Dayton presents school district with Award for Excellence in Education

On a half-hour tour of Bemidji High School Monday afternoon, U.S. Sen. Mark Dayton, DFL-Minn., got a glimpse of the variety of educational programs offered to students in the Bemidji School District.

On a half-hour tour of Bemidji High School Monday afternoon, U.S. Sen. Mark Dayton, DFL-Minn., got a glimpse of the variety of educational programs offered to students in the Bemidji School District.

Dayton visited BHS to present the school district with the Award for Excellence in Education. According to the senator's office, Dayton created the award to publicly recognize the "thousands of individual success stories that occur in Minnesota schools each day."

"It's really well-deserved," Dayton said of the school district's recognition.

He added that he believes the caliber of the students in the school district and the emphasis on excellence in education shows districtwide excellence.

"As a school district, we're very proud of the wonderful things that occur in Bemidji schools everyday," Superintendent Jim Hess said as he accepted a plaque from Dayton in the BHS Lumberjack Room.


Dayton also presented Hess with an American flag that had flown over the U.S. Capitol.

The senator is visiting six schools across northern Minnesota Monday and today to present them with the Award for Excellence in Education. He had already presented the award to 25 Minnesota schools and school districts. Awards will be given continuously throughout the school year.

All schools or school districts that are nominated and meet or exceed expectations for providing high-quality education will receive the award, according to Dayton's office.

"We decided we would apply as a district," said Kathy Palm, director of curriculum and administrative services.

When applying for the award, the school district noted several highlights from its schools: student achievement throughout the district; various elementary, middle and high school programs; after-school and summer programs; and Bemidji Community Education.

"We feel like we're doing a great job and it's nice to be recognized for that," Palm said.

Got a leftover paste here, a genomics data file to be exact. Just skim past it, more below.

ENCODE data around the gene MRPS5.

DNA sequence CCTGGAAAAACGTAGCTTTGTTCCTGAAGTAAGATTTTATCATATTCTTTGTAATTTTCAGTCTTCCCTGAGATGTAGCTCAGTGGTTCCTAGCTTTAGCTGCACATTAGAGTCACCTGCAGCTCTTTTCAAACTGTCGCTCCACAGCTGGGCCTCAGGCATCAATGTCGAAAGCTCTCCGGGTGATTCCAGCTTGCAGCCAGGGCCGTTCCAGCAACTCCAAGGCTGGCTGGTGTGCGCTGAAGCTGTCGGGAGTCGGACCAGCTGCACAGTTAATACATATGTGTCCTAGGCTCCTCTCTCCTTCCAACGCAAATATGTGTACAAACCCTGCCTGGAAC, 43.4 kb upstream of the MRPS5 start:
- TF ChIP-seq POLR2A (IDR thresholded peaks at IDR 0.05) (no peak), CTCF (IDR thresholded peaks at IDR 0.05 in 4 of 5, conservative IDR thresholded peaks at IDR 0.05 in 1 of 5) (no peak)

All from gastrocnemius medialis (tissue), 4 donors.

Hess agreed.

"There are many good things that are occurring in our school system today, and to recognize some of these programs I think is very important," he said. "We could have listed many more programs than what we did, so I think everyone can feel very proud of this recognition and understand that this was well-deserved by our students, staff and our community."


During his stop at BHS, Dayton took a few questions from the students, teachers and administrators who had gathered for the award presentation. He answered questions ranging from funding for education to American action in Afghanistan to his position on the Patriot Act to why he decided not to seek re-election as senator.

"I'm for more funding for education - period," Dayton said in response to the first question.

He also noted the need for more federal funding for higher education programs.

Dayton, who has visited Afghanistan once, also spoke about his views on the American presence in that country.

"We have really failed in Afghanistan to do anything constructive with the country to help the country," he said.

In Afghanistan, he said, the United States has the opportunity to showcase its economic system and social system.

"And we haven't done that," Dayton said.

On the Patriot Act, Dayton said he supported it despite some misgivings.


"It's hard to be against the Patriot Act," he said, noting the title of the act.

As far as not seeking re-election, Dayton said he doesn't like being in the minority in the Senate because it's difficult to accomplish certain goals. He also noted that he doesn't enjoy the fund-raising that goes along with being a candidate.

But, he said, he still plans to be active in some type of service after his term ends.

"I'm going to find another way to be actively involved," Dayton said.

Before wrapping up his time at BHS, Dayton stressed the importance of education. He said his first job out of college was teaching for two years at a high school in New York. He noted that he has always said it was the toughest job that he ever had.

"The fact that all of you succeed together here is really a tribute to all of you," Dayton said of the students and staff in the Bemidji School District.

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